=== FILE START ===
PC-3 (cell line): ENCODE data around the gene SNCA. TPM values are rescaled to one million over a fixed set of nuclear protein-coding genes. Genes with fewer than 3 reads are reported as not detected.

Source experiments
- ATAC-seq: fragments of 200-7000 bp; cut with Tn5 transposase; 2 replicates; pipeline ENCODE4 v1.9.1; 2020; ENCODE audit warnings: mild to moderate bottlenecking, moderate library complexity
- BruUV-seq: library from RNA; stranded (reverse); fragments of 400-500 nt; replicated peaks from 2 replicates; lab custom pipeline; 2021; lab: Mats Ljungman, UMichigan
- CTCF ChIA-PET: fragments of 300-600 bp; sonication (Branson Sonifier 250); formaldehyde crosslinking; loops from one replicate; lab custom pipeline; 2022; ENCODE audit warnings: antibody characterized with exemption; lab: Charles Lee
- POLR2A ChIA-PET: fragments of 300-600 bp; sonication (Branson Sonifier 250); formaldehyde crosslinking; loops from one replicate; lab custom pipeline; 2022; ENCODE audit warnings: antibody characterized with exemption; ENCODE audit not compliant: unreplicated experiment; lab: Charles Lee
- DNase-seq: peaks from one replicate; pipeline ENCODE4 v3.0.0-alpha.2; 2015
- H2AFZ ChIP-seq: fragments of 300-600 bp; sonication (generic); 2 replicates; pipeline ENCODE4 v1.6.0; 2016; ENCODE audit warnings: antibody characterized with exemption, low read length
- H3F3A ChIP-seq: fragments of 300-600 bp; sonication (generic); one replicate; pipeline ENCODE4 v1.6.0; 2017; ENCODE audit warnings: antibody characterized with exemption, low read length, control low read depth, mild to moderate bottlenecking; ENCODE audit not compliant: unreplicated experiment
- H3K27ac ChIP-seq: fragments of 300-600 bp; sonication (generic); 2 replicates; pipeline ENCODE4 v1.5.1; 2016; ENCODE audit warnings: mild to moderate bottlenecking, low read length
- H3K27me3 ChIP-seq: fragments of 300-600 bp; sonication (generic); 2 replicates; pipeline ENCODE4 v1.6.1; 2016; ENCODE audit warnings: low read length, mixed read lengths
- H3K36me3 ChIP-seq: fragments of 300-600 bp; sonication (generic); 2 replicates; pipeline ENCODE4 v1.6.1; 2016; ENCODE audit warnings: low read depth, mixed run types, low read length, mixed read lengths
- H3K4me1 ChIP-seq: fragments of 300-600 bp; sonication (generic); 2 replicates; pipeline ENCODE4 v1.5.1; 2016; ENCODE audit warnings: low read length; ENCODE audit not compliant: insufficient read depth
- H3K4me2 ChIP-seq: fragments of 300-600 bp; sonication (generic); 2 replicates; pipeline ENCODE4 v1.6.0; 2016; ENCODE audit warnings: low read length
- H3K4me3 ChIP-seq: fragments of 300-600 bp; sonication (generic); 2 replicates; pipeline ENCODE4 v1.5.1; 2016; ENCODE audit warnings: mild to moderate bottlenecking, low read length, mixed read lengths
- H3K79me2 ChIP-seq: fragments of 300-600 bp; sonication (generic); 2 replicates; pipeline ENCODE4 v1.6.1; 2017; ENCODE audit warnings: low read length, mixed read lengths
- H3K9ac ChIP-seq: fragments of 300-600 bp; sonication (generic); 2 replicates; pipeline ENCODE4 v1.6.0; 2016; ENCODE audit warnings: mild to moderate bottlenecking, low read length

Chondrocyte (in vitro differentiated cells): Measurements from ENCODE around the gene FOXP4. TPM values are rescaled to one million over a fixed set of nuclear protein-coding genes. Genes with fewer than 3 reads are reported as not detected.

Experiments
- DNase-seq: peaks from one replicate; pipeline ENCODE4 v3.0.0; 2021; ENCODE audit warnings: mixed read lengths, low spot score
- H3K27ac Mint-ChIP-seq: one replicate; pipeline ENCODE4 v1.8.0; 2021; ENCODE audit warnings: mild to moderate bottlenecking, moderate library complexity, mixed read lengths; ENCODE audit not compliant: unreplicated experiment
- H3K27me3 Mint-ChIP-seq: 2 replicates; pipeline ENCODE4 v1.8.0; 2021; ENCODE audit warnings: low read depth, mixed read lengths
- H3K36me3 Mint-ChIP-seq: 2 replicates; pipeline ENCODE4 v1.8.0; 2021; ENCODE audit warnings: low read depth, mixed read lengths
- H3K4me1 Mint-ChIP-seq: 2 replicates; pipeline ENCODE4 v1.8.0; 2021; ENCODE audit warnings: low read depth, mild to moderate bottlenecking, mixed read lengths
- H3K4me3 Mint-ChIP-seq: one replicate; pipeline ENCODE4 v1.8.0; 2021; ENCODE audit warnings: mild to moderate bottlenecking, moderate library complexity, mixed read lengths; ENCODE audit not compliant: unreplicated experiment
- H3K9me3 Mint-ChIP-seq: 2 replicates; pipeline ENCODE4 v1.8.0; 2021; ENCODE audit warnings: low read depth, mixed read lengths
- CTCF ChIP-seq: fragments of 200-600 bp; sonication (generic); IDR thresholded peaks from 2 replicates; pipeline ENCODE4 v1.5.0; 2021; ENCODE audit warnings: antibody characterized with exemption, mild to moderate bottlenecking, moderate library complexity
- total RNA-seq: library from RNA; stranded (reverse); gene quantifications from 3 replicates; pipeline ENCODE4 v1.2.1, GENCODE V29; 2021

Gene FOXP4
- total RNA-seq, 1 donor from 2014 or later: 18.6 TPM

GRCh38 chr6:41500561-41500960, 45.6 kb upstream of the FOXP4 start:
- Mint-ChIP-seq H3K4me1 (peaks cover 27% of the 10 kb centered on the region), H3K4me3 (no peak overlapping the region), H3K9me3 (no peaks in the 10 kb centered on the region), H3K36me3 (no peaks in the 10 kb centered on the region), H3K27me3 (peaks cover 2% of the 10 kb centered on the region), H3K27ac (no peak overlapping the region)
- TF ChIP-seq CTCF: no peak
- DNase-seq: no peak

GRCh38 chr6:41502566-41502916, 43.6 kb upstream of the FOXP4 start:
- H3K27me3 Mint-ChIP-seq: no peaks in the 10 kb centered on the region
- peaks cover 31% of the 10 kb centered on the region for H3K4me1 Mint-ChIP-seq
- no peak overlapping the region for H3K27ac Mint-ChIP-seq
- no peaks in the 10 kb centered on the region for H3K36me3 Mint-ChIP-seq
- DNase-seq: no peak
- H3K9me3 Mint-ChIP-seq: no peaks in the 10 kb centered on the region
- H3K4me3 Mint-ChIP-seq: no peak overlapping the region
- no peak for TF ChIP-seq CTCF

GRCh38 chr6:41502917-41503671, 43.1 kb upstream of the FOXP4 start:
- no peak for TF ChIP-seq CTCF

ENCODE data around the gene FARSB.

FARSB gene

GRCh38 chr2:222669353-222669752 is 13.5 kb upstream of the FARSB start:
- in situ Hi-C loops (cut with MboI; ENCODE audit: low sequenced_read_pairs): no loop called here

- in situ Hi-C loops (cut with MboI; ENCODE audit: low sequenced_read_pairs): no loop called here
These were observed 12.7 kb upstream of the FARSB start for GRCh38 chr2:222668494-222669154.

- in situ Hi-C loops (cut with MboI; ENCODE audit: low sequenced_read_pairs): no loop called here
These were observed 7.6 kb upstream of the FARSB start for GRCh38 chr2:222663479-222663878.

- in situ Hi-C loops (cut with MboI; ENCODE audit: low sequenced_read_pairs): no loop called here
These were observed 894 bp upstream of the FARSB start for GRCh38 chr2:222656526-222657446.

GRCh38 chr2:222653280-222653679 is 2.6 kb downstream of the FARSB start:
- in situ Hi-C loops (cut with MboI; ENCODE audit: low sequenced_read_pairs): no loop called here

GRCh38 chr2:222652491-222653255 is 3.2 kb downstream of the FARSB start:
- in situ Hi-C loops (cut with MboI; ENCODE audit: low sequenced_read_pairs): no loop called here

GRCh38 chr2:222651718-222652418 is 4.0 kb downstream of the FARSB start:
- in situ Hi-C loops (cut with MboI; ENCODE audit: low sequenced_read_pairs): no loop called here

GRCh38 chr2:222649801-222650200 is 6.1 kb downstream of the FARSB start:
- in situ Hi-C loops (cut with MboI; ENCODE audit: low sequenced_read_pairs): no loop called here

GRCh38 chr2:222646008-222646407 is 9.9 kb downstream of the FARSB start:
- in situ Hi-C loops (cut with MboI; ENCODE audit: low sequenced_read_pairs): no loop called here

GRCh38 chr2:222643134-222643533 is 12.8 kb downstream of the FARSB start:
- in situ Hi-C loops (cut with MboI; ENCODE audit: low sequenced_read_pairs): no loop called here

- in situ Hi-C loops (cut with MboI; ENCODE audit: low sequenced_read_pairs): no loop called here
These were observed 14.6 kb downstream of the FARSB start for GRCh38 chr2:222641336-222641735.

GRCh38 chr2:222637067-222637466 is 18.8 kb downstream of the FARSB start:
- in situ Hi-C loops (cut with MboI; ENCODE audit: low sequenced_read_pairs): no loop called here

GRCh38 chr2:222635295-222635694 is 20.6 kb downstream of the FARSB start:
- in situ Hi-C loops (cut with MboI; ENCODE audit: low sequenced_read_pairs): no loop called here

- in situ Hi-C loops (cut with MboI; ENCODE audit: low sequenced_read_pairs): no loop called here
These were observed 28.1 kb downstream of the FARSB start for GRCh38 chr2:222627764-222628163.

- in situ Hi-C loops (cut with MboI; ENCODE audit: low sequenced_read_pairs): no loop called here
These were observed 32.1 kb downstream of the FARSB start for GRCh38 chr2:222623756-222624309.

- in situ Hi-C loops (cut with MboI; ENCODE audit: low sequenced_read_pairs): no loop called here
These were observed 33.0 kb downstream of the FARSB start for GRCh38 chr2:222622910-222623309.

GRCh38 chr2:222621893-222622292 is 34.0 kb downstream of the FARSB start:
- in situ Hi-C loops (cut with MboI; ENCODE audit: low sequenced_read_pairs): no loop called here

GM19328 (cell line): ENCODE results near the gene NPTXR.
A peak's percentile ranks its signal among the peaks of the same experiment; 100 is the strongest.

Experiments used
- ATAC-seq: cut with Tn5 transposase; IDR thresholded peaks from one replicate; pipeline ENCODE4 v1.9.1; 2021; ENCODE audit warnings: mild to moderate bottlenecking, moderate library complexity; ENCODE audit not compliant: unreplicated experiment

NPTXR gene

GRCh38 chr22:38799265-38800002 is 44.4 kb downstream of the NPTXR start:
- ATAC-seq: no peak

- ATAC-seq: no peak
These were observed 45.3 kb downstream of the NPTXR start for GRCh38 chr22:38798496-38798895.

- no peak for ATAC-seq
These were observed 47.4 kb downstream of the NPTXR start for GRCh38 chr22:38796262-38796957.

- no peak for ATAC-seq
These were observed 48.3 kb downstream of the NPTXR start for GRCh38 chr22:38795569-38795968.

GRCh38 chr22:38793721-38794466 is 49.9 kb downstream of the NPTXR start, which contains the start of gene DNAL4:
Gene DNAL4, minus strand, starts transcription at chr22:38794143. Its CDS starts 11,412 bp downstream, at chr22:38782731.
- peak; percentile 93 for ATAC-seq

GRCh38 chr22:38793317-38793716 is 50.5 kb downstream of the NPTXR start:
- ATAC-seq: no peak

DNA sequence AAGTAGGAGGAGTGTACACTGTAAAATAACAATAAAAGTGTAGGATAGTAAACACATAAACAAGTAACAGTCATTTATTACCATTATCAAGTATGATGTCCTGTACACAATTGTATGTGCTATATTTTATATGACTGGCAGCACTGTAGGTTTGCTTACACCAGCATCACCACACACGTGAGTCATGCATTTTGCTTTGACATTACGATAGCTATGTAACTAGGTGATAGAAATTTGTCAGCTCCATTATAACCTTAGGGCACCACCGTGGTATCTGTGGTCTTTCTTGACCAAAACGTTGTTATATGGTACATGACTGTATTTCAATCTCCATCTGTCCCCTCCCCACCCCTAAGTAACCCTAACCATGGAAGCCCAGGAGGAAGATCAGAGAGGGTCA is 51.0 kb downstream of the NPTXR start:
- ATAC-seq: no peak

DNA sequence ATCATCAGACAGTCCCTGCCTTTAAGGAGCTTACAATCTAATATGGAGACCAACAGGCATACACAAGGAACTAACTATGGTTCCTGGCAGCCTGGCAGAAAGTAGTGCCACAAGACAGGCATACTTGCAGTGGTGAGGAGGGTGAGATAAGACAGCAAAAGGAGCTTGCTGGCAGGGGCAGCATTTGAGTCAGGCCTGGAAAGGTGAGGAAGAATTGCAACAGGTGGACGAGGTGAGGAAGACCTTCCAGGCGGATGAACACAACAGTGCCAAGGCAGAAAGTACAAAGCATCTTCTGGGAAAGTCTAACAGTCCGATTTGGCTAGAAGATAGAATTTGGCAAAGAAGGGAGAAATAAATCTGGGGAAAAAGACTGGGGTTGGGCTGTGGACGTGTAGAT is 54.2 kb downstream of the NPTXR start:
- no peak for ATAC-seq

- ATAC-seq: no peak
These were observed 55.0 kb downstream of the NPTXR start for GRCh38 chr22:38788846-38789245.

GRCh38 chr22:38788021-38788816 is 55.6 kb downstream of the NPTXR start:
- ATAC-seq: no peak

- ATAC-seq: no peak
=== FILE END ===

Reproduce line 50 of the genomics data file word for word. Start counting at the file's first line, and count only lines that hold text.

- in situ Hi-C loops (cut with MboI; ENCODE audit: low sequenced_read_pairs): no loop called here